Do you feel compelled to check off every to-do in your curriculum’s lesson plan? Are you worried about being able to finish curriculum before the planned end to your homeschool year? Have you ever felt the need to make changes before a curriculum package was completed? How did you turn things around for you and your children?

5 thoughts on “Spring Dilemma: Must We Finish Curriculum?

  1. I’m in this boat right now! We’re a little “behind” in a couple of books. It’s math and phonics so I hate not to have her finish before the end. Will she miss learning concepts if we don’t finish and then start on the next grade level next school year?

    1. Hi Gaye! Thank you for sharing: You’re definitely not alone. Many homeschoolers find themselves in this boat at this time of year.

      The important thing is not to feel rushed to finish books “on schedule” when the subjects are important, and not feel compelled to complete every page if it’s not important. We don’t have to follow a traditional school schedule, so there’s freedom to finish a book on your daughter’s pace – not just to finish a grade and move onto the next book. Enjoying the learning process and mastering important skills is much more important that keeping pace with a schedule that you don’t have to follow.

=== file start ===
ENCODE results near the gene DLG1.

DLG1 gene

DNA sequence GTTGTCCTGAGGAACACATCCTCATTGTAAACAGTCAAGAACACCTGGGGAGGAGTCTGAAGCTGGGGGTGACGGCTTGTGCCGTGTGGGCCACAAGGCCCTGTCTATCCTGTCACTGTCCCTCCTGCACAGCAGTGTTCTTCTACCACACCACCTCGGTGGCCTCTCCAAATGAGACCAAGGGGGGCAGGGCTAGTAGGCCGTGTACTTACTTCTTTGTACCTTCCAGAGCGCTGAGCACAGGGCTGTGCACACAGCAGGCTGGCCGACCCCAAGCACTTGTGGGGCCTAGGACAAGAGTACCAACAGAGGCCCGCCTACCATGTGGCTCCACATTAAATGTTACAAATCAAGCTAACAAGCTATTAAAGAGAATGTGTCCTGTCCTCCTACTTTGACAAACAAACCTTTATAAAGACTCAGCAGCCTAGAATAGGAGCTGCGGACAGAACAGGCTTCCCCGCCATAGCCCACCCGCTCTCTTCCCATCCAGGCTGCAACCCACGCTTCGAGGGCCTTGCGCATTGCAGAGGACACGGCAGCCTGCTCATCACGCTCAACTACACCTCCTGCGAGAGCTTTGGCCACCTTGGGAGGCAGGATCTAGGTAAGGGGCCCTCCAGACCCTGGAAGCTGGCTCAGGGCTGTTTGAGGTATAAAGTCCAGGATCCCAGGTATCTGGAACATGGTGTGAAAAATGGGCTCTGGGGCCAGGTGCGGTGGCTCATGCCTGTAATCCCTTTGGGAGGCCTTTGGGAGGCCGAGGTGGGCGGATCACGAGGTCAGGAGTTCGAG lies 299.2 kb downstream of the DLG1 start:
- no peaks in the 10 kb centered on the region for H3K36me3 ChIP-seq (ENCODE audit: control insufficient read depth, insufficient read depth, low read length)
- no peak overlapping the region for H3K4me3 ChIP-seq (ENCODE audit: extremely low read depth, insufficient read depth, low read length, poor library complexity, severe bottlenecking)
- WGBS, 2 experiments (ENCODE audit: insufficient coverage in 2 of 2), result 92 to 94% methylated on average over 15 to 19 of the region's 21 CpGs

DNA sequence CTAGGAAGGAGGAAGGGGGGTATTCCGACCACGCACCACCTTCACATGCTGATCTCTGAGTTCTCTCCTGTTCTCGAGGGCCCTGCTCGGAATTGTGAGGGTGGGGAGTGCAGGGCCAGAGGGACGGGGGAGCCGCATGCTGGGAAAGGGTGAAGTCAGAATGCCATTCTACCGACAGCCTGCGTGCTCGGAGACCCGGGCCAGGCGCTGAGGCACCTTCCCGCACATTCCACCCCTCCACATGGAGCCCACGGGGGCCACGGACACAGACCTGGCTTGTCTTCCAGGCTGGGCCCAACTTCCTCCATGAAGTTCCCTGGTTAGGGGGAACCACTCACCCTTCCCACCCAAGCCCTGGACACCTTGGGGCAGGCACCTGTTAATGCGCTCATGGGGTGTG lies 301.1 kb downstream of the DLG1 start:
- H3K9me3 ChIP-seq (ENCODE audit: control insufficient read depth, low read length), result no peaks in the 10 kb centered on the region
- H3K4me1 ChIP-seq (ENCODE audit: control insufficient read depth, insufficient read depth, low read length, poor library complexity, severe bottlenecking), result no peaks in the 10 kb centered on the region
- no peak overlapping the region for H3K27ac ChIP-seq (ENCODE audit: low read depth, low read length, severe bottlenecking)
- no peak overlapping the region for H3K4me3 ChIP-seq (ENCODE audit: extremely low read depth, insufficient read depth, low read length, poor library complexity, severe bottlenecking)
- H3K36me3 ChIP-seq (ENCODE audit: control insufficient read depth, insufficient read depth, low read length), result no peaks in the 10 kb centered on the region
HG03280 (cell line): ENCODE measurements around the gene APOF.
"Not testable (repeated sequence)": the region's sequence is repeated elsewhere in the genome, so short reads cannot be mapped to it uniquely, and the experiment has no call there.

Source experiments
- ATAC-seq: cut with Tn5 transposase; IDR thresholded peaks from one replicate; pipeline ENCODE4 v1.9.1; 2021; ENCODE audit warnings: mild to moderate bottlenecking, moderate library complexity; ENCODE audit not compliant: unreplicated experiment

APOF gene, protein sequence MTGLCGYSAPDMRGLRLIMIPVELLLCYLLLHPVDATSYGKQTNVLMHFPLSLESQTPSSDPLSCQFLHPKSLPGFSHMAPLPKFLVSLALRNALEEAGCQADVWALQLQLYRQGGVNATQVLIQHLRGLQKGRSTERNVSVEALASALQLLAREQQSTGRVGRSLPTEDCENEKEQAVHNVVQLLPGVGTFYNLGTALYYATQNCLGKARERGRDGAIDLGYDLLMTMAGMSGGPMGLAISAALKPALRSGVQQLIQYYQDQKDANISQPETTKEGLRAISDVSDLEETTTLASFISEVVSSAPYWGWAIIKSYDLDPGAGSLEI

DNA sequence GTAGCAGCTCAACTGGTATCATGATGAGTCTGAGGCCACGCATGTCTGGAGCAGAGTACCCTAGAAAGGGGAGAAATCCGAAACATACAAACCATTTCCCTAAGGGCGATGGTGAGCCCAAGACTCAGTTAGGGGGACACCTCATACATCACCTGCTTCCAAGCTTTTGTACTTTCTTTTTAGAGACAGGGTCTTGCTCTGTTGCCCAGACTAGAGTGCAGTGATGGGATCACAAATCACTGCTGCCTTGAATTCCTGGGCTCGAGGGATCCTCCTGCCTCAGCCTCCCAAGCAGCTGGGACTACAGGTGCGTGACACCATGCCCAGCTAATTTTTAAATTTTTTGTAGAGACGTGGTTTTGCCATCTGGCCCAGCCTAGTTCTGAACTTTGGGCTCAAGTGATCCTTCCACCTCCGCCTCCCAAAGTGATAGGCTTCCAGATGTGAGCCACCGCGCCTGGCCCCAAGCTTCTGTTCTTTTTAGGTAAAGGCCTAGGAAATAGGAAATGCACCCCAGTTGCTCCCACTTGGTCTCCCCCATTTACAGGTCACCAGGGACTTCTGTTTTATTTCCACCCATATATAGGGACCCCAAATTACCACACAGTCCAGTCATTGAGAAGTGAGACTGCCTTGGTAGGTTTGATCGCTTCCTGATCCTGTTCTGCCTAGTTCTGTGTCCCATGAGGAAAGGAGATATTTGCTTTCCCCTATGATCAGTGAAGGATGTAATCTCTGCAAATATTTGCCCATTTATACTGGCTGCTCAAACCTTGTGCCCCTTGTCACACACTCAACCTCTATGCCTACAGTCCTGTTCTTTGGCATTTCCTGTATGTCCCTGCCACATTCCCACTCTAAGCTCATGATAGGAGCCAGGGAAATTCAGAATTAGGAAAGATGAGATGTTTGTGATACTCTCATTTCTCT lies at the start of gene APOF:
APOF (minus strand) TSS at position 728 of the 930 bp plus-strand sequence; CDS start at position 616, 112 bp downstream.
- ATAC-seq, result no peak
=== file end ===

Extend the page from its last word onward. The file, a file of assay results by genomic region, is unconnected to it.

I encourage you to work at her pace to finish those key subjects and be ready to move on to the next level when she’s mastered the level she’s on now. You can also focus on these two subjects and take a break from others that aren’t skill-critical right now to give you both more time to focus, and use summer time for fun hands-on subjects like science, history, art, etc.

      Enjoy the rest of this school year without pressure to rush! 🙂

      1. Thank you for the encouragement. This is our first year so I have much to learn!

  2. Unless I finish a curriculum, my kid misses important information. This poor kid has never studied beyond the Renaissance or World War I. I’ve decided content is necessary, and we’re finishing the books in the fall. Just me.

    1. Hi Sharon! You’re absolutely right that you don’t want to create learning gaps by skipping important skills and valuable content. I’m not suggesting that you skip anything that’s core to your children’s overall education. However, I do think it’s important not to rush through for the sake of finishing a book by a certain time (like a traditional school year) or finish a curriculum that isn’t working for your student when you feel it’s necessary to try something different. I have lots of friends that used to teach in public schools who say they almost never finished textbooks by summer (usually about 2/3 completed) but students move up to the next grade anyway. With homeschooling, we can finish what’s important on our own schedule so there’s no learning gaps before they move up to the next level of material.

      Sounds like you’re planning to finish up in the fall so you have time to cover everything – that’s a great strategy! Enjoy the journey!